Payment Processing and Online Payments were tied as the most active M&A groupings. When combined, these two categories represented 56 percent of deal volume in 2012. Acquisitions in both the Online Payments and Mobile Payments segments are especially likely to rise as buyers look to fill voids in their current product lines.
Rapid Transformation in the PMT Industry
Several important PMT industry trends are occurring. For one thing, there is more competition between the traditional credit card model and peer-to-peer payments schemes for online transactions. Secondly, businesses are adopting software and centralized gateways that improve the efficiency of e-commerce transactions management.
Five notable factors in particular are shaping the M&A landscape for payments companies: the proliferation of big data, ongoing adoption of electronic bill presentment & payment (EBPP) solutions, the growing popularity of mobile banking, maintaining data security, and confronting a changing regulatory outlook.
Big data consists of large sets of data that are usually too complex to be processed by traditional databases. With the proliferation of data over the past few years, software solutions focused on credit, loan, and deposit analysis have become more prominent. This information can also be analyzed to obtain insight on consumer preferences and purchasing habits. Digital commerce, however, is being revolutionized by more than just better detailed transaction records. Payments companies are looking to build consumer profiles based on search histories, social media insight, location based technologies, and other seemingly disparate statistics found in both structured and unstructured data.
Moreover, the quickly evolving nature of payments has led some banks to alter their business models. This involves confronting information silos and the lack of streamlining between departments. Siloed payments systems often lead to infrastructure duplication, outdated technology platforms, and a surplus of back-office staff to monitor and execute payment processing. All of these factors have the potential to limit strategic growth if not appropriately addressed. A fully integrated payments business is one viable approach for financial institutions. This type of wideranging payments structure controls corporate, retail card, corporate payments, and merchant acquiring services.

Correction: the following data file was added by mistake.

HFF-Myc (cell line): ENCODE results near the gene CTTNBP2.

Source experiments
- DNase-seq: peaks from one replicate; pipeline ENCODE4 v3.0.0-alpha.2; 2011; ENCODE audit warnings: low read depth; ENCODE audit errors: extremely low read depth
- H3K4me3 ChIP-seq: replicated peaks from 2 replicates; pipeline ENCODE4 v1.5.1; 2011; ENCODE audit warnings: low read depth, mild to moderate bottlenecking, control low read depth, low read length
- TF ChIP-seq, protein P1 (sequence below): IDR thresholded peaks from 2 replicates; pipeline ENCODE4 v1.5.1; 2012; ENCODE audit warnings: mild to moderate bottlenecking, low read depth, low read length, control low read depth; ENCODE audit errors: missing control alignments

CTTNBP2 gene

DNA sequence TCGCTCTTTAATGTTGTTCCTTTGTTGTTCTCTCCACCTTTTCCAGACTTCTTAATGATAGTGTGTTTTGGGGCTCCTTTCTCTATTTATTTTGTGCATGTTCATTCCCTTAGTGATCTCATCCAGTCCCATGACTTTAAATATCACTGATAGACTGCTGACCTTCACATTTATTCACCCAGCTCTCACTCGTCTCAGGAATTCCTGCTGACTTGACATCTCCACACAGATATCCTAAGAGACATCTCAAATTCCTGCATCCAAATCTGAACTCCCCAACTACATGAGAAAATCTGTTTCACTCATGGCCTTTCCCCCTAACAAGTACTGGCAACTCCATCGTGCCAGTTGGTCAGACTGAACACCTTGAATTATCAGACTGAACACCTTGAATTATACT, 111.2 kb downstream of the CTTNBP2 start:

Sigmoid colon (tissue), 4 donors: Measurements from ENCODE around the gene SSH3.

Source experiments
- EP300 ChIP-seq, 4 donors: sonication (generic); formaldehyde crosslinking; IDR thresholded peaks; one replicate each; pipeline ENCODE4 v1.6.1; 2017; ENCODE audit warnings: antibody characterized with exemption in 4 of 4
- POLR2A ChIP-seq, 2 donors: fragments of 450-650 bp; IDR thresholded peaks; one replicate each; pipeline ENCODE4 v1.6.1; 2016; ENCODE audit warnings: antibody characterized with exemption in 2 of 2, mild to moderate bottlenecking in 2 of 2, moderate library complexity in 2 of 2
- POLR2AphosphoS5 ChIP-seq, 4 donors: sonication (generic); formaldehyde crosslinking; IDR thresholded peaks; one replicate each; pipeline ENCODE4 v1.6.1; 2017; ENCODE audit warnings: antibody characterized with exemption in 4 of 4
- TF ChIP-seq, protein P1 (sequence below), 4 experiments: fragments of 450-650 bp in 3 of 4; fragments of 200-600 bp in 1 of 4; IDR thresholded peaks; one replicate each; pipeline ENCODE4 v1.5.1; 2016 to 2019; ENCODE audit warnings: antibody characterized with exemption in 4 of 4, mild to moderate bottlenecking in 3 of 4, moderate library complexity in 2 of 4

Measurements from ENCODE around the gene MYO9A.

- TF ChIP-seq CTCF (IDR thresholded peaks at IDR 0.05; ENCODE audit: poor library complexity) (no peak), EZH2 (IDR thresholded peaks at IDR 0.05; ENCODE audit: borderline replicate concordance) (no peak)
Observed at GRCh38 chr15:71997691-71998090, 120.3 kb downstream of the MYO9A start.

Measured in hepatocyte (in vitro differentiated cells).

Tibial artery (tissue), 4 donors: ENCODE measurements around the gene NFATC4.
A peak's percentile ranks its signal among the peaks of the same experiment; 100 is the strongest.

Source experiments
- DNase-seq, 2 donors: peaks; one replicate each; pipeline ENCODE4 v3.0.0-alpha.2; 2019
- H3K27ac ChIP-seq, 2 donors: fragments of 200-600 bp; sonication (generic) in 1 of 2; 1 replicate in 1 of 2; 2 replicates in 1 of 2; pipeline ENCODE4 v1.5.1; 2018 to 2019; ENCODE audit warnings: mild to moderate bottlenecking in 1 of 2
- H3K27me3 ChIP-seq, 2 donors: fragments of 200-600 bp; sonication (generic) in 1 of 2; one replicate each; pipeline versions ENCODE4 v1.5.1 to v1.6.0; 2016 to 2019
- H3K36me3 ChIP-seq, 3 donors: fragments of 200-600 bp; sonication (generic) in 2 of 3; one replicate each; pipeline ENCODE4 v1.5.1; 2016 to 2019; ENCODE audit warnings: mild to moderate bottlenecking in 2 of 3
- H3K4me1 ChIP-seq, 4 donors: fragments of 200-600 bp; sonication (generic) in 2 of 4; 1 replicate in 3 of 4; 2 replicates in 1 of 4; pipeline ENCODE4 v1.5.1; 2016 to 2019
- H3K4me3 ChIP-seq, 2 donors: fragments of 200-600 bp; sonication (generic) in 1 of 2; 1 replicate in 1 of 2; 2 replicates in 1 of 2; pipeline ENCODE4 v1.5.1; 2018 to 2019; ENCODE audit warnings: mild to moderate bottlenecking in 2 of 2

ELECTRONIC BILL PRESENTMENT & PAYMENT (EBPP)
Paper-to-electronic conversion is having a noticeable effect on the consumer payments market. Credit unions and banks, realizing the advantage of a recurring payment system, are utilizing automatic e-bills and online banking services to generate sustained revenue from their payments business. Consumers who regularly use e-billing services tend to have higher satisfaction rates and more prompt repayment schedules. This is important as financial institutions deal with heightened competition from third party payment providers.
Smartphones are slowly becoming digital wallets. This in turn can enable a host of commerce and banking activities. One of the most frequently touted capabilities is mobile check depositing. Meanwhile, merchants are utilizing POS tablet based payments to increase efficiency, boost sales, and improve the retail experience.
There are several benefits to implementing a mobile ACH system. With ACH payments, merchants generally encounter lower transactional fees in comparison to card-not-present rates. Doing so helps avoid interchange fees associated with card present transactions. The ability to leverage existing POS hardware systems is another valuable aspect of ACH mobile payments.